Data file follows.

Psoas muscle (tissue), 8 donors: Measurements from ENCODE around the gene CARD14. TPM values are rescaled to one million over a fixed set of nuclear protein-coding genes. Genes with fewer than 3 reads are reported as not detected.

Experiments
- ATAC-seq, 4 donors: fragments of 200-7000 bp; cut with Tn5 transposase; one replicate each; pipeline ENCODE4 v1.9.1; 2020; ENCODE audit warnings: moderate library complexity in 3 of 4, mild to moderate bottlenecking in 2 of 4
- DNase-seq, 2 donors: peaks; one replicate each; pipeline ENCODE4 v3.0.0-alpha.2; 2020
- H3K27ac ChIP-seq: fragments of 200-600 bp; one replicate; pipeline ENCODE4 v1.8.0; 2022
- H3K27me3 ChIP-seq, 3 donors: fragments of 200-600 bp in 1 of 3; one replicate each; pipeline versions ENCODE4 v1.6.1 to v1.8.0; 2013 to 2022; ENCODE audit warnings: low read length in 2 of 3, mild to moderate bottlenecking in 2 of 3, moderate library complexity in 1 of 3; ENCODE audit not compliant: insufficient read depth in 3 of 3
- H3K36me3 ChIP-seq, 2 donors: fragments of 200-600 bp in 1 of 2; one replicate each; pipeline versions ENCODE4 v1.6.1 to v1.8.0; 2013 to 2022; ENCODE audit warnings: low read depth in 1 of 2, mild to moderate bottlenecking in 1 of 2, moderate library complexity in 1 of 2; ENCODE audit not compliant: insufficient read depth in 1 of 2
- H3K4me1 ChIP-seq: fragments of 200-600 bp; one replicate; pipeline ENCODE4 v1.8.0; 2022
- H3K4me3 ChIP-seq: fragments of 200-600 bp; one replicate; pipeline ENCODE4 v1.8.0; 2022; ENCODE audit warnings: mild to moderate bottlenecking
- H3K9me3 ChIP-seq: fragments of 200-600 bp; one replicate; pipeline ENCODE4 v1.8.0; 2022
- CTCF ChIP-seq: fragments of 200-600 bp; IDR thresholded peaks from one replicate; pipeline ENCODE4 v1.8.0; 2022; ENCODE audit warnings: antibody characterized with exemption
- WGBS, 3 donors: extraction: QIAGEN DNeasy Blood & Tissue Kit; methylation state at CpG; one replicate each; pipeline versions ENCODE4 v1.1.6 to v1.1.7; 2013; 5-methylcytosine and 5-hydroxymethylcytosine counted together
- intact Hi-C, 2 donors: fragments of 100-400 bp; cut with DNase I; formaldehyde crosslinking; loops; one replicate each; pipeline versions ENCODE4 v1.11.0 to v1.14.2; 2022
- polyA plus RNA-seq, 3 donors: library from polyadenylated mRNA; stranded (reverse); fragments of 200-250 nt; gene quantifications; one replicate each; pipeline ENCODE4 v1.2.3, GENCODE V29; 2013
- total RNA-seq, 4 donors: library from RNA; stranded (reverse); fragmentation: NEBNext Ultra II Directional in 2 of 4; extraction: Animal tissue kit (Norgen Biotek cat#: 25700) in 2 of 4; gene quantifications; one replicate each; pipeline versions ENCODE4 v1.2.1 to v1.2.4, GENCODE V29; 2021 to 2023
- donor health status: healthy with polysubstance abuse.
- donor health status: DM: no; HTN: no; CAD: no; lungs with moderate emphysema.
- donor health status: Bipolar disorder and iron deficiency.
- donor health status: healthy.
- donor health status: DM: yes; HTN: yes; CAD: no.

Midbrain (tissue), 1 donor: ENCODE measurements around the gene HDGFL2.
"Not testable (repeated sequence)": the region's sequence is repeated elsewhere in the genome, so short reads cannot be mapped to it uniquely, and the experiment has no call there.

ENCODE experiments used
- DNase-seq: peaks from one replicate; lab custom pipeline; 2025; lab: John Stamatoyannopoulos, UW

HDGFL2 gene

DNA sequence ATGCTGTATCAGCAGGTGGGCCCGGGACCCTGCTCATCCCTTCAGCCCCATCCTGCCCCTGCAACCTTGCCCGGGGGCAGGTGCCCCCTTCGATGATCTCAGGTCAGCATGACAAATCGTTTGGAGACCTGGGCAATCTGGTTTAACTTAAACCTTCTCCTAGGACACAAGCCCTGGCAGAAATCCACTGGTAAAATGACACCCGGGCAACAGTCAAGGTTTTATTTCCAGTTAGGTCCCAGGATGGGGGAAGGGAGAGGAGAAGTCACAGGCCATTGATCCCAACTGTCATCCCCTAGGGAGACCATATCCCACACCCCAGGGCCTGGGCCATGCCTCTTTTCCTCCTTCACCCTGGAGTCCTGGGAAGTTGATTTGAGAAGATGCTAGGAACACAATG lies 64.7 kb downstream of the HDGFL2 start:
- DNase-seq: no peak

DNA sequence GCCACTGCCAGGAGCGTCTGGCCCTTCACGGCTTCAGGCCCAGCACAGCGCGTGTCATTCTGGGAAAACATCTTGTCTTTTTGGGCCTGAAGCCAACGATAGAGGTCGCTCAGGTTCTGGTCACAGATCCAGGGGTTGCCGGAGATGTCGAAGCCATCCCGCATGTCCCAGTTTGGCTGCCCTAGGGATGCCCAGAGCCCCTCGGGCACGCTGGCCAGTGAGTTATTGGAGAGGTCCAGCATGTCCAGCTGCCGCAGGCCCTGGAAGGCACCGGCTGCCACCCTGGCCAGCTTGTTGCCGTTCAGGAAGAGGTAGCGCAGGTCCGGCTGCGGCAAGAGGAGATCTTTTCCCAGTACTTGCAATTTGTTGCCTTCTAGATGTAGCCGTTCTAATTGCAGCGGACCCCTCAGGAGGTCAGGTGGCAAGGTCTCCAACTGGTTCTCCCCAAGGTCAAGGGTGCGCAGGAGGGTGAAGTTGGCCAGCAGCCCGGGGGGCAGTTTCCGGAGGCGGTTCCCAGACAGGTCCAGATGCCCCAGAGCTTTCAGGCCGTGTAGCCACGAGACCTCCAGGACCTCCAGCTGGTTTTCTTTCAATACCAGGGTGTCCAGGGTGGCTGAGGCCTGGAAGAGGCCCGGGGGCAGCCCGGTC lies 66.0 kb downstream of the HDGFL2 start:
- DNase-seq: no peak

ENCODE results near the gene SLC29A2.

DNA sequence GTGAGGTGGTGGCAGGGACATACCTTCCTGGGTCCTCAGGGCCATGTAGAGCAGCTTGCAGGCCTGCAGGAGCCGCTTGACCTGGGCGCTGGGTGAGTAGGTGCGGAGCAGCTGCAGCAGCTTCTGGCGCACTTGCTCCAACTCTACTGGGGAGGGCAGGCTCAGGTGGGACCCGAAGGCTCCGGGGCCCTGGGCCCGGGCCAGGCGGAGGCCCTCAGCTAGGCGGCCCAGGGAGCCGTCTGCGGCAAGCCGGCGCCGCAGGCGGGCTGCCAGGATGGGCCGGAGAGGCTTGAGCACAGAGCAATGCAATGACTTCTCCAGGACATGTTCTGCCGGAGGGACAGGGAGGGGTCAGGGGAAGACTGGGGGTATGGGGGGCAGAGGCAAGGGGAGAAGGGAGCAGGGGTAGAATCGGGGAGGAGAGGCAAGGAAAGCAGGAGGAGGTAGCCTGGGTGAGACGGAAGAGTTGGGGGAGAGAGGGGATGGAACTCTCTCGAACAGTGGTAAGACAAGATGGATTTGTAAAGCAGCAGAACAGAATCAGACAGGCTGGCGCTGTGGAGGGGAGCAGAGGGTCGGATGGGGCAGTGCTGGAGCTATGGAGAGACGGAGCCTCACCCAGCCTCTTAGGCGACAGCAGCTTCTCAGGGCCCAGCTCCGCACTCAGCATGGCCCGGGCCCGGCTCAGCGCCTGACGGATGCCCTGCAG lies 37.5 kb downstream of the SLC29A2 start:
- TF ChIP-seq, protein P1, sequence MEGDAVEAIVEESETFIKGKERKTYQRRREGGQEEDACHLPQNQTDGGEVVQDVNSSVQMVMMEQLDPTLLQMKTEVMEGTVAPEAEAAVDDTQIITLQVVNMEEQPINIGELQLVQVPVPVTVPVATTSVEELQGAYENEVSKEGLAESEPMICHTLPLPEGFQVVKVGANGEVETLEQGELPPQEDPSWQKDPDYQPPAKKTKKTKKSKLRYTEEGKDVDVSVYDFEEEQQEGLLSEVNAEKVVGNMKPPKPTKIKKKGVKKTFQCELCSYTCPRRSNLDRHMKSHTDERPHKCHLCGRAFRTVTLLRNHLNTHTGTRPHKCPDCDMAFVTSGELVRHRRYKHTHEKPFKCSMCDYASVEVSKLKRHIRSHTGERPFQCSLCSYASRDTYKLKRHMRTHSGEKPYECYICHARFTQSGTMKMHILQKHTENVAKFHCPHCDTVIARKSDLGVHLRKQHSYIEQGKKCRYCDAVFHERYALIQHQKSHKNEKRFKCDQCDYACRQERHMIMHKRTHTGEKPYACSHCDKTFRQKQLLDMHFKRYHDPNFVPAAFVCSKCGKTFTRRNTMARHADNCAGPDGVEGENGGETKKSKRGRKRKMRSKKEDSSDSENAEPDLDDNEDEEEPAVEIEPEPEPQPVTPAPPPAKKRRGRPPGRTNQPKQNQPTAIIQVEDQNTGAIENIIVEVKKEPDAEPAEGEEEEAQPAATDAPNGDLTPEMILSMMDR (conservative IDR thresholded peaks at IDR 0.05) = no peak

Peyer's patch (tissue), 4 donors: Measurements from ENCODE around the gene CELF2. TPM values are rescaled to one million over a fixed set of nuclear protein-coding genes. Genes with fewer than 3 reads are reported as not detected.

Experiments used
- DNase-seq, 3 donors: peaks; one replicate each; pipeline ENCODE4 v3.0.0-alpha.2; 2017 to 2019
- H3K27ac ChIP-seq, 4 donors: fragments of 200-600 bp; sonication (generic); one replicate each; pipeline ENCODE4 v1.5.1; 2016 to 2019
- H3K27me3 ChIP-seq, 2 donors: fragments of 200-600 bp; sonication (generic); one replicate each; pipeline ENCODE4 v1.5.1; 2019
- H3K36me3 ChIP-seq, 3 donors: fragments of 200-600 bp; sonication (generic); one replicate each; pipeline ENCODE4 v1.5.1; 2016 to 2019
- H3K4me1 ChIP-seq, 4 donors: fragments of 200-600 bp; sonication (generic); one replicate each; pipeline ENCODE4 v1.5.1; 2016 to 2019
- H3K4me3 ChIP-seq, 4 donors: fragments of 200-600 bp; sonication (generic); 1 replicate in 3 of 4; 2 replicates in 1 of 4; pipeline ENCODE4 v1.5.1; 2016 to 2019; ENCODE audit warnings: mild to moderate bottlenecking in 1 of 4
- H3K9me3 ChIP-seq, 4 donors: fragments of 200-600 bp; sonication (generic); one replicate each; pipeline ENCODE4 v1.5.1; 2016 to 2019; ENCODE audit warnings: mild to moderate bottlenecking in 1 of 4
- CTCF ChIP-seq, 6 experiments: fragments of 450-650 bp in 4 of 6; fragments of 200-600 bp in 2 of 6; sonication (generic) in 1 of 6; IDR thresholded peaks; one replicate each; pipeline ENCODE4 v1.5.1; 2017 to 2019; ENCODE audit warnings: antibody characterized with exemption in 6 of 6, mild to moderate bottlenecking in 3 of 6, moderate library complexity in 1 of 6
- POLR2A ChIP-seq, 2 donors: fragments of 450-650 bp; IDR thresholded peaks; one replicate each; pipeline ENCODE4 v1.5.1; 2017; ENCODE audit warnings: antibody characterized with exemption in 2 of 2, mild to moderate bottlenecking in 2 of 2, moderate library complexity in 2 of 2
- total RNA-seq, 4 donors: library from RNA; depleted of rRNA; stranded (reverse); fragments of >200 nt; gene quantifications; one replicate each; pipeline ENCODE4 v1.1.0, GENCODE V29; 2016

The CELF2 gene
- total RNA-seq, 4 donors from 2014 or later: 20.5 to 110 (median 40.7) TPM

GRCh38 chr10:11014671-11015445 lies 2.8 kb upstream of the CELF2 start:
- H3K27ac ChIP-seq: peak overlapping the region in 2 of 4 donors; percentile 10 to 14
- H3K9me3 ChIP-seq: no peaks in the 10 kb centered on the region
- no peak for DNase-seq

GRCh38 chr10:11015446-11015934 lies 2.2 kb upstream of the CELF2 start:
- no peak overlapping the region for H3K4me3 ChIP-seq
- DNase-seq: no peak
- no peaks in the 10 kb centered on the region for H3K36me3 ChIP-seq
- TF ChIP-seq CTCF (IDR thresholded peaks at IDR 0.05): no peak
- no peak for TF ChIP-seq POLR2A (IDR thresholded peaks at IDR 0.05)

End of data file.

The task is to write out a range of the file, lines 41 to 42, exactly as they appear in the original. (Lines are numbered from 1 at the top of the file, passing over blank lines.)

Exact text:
- H3K9me3 ChIP-seq, 4 donors: fragments of 200-600 bp; sonication (generic); one replicate each; pipeline ENCODE4 v1.5.1; 2016 to 2019; ENCODE audit warnings: mild to moderate bottlenecking in 1 of 4
- CTCF ChIP-seq, 6 experiments: fragments of 450-650 bp in 4 of 6; fragments of 200-600 bp in 2 of 6; sonication (generic) in 1 of 6; IDR thresholded peaks; one replicate each; pipeline ENCODE4 v1.5.1; 2017 to 2019; ENCODE audit warnings: antibody characterized with exemption in 6 of 6, mild to moderate bottlenecking in 3 of 6, moderate library complexity in 1 of 6